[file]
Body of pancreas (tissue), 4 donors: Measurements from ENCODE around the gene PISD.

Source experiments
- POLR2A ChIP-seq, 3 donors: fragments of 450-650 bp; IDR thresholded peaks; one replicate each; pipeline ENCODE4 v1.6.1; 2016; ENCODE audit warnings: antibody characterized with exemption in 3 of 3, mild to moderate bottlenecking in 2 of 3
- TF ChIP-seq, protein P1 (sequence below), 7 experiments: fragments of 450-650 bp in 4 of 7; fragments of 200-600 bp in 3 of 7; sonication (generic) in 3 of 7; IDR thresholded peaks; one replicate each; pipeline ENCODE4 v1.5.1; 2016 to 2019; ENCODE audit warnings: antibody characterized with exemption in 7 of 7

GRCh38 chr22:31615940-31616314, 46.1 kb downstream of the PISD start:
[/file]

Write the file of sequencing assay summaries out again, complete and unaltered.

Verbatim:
Body of pancreas (tissue), 4 donors: Measurements from ENCODE around the gene PISD.

Source experiments
- POLR2A ChIP-seq, 3 donors: fragments of 450-650 bp; IDR thresholded peaks; one replicate each; pipeline ENCODE4 v1.6.1; 2016; ENCODE audit warnings: antibody characterized with exemption in 3 of 3, mild to moderate bottlenecking in 2 of 3
- TF ChIP-seq, protein P1 (sequence below), 7 experiments: fragments of 450-650 bp in 4 of 7; fragments of 200-600 bp in 3 of 7; sonication (generic) in 3 of 7; IDR thresholded peaks; one replicate each; pipeline ENCODE4 v1.5.1; 2016 to 2019; ENCODE audit warnings: antibody characterized with exemption in 7 of 7

GRCh38 chr22:31615940-31616314, 46.1 kb downstream of the PISD start: